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ELECTION 2022

Hope as warring AIPCA factions close ranks

CENTRAL
By Allan Mungai and Boniface Gikandi | Apr 18th 2019 | 2 min read
African Independent Pentecost Church Of Africa bishops carry the holy oil to be used during the Pasaka holidays. [File, Standard]

A row pitting two factions of the African Independent Pentecostal Church of Africa (AIPCA) may end today during the church’s annual event that brings together its parishes from across the country.

The church that has faced turbulence in the past few years is holding the Annual Holy Oil Consecration ceremony at Muthuaini in Nyeri.

The meeting comes a month after AIPCA and a break-away faction, African Independent Pentecostal Church of Kenya (AIPCK), expressed intentions to merge after 30 years.

One camp is led by Archbishop Fredrick Wang’ombe. Archbishop Julius Njoroge leads the other one. In the event the planned reunion bears fruit, AIPCA will invite Njoroge into the church’s leadership.

Today’s event is expected to bring together over 3,000 AIPCA churches to consecrate the sacred items that will be used during Easter celebrations until 2020.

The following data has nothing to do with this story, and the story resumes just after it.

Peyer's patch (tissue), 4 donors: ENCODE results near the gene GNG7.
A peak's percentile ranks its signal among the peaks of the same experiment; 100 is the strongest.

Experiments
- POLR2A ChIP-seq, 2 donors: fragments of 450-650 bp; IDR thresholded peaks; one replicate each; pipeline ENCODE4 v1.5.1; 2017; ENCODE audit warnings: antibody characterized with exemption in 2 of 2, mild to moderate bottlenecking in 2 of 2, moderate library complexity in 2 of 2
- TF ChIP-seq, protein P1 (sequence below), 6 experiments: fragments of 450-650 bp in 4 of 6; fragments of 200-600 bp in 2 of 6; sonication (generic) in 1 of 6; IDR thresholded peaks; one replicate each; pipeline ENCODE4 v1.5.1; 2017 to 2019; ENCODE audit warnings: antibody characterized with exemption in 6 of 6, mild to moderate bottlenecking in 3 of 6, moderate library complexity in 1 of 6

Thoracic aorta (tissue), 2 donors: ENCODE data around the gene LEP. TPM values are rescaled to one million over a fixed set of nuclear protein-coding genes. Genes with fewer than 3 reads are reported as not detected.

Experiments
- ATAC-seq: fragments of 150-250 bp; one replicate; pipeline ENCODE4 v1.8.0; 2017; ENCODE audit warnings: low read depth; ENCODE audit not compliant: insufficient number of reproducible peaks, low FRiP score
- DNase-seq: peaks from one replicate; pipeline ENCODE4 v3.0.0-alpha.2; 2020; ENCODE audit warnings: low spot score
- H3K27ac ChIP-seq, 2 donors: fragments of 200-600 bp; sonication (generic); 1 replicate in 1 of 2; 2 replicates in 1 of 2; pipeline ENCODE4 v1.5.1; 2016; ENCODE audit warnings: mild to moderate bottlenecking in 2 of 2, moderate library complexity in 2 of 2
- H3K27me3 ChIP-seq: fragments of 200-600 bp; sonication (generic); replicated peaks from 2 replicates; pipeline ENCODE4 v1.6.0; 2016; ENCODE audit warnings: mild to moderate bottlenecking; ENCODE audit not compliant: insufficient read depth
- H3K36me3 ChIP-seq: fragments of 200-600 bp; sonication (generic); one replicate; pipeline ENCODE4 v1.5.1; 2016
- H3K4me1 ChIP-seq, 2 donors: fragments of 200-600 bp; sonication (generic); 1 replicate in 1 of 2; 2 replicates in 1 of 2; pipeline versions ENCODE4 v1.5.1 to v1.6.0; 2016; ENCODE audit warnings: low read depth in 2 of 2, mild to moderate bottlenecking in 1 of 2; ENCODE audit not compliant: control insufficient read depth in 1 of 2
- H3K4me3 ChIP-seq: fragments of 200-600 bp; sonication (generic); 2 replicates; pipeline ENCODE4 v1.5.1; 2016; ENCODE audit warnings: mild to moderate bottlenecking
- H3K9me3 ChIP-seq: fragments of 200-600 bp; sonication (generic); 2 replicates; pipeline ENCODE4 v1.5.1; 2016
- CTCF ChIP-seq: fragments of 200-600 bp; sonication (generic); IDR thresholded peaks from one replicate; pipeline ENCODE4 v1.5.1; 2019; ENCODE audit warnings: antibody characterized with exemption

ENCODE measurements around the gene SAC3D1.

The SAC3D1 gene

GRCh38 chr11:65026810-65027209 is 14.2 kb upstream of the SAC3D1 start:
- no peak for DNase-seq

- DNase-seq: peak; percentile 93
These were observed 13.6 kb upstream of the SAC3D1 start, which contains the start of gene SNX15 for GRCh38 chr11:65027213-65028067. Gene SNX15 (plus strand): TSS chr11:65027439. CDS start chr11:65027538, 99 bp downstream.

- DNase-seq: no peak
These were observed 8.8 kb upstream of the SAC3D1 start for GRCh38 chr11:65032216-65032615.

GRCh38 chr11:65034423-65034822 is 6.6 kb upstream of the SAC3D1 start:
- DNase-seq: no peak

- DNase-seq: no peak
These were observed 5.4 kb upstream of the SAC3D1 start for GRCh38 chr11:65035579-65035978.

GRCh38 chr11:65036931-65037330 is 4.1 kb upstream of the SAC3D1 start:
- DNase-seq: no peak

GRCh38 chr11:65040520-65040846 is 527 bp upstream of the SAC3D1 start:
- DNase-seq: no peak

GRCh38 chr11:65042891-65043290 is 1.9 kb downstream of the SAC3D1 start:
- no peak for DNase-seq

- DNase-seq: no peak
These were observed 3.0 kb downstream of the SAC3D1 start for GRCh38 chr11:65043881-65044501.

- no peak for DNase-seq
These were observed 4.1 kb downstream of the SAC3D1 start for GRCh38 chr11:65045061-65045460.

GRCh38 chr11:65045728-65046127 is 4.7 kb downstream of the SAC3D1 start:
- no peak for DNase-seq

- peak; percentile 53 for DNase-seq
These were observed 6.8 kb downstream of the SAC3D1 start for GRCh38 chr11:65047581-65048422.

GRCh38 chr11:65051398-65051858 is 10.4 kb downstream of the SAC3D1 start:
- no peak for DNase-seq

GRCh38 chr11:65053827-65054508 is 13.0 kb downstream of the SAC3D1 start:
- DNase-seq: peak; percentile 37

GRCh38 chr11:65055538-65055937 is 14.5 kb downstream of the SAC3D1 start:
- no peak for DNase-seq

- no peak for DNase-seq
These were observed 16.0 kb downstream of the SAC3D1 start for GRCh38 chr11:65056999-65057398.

The mass will be presided by Archbishop Wang’ombe assisted by Archbishop Samson Muthuri, a notice from AIPCA head office said.

“AIPCA clergy countrywide will remain indoors at Muthuaini in Nyeri for prayers towards the consecration of the sacred items for use in the church until Easter in 2020. AIPCA Christians countrywide and friends of the church will join together as they witness and commit their prayers towards the Annual Holy Oil Consecration,” the notice said.

The church has been rocked by a leadership row pitting Wang’ombe and Njoroge. Attempts to restore relations, including by President Uhuru Kenyatta, have been futile. The leaders spent the better part of last year in mediation talks requested by President Kenyatta to help end the wrangles. 

Kenyatta had appointed bishops Peter Njenga and Lawi Imathiu to spearhead the reconciliation.

The splinter faction, led by an ex-communicated minister, is opposed to constitutional changes which would require pastors to retire at 65 and archbishops at 70.

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